The city of Edinburgh is famous for its legends and myths, from spooky hauntings to hidden underground streets. Said to have been built on seven hills, just like Rome, Edinburgh is steeped in history that dates back centuries. With a castle built atop a volcanic rock and a network of underground tunnels and streets, the city is full of mystery. So, with this, of course, come the Edinburgh legends and myths that continue to puzzle locals and visitors alike. Why not book a room at our central hotel and discover the facts behind these mysteries?
Here are some of Edinburgh’s most famous myths, stories and legends, that will leave you wanting to plan a visit to our historic capital:
Spooky Edinburgh Legends
Our capital city is said to be one of the most haunted in the world, and there are many stories of ghostly sightings and experiences. Many locals and visitors say they have spotted several Edinburgh ghosts throughout various sites across the city. Perhaps, one of the most famous haunted sites is Greyfriars Kirkyard. Here, you’ll find the grave of George McKenzie, a barrister who was responsible for the deaths of thousands of Covenanters. But, his soul is far from at rest. His ghost continues to haunt visitors, with some saying they have been violently pushed over when walking past his grave.
Hauntings at Edinburgh Castle
The spectacular Edinburgh Castle is built on a 700 million-year-old extinct volcanic rock, known as Castle Rock. Said to have been inhabited since the Bronze Age, it has become a hot-spot for ghostly sightings. So, in Edinburgh Castle, it’s no surprise, visitors have had their fair share of haunting experiences over the years. One of the castle’s most popular spooky tales is the one of the headless drummer boy. His identity is unknown and he only makes an appearance when the castle is under threat. First spotted in 1650 when Oliver Cromwell attacked the castle, the ghost is said to be wandering the grounds. Another of the castle’s famous ghosts is the one of the Lone Piper. In this story, it’s said he was sent to the underground tunnels beneath the castle. Then, he was ordered to play his bagpipes so people could track him from above, but sadly he never returned. Still today, his pipe music can be heard in the castle as he endlessly walks along the underground tunnels.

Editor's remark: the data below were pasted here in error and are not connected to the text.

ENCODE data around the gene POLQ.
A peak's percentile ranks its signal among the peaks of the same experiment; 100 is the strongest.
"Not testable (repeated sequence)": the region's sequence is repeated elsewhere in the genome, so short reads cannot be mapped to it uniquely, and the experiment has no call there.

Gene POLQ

Arthur’s Seat and the Sleeping Dragon
Arthur’s Seat in Edinburgh is one of the city’s most popular attractions for visitors. Part of a volcanic rock, this peak is a hot-spot for hikers and it overlooks Holyrood Park, the city and beautiful countryside. Here, many myths and stories have developed over the years. One of the most popular is the story of the Sleeping Dragon. Some say a ferocious dragon once circled the skies, eating anything it could from the ground. One day, the dragon stopped for a rest on this peak because it was so full and it never woke. Then, it became the hill now famously known as Arthur’s Seat.
The Real Mary King’s Close
Sitting beneath the City Chambers on Edinburgh’s Royal Mile lies a network of streets that were once bustling with people who lived and worked between the 17th and 19th centuries. These, once open, streets were buried underground when the City Chambers were built. Mary King’s Close gets its name comes from one of the wealthy residents on the streets; Mary King a merchant Burgess and widow. This area saw the arrival of the plague in 1645, with hundreds of residents y perishing of the deadly disease. Now, these winding narrow alleys and tunnels are said to be haunted by former residents and merchants.
To discover more about Edinburgh legends, spend some time exploring our historic city’s attractions and sights. So, check out our special offers, book your stay at central Parliament House and unlock the mystery!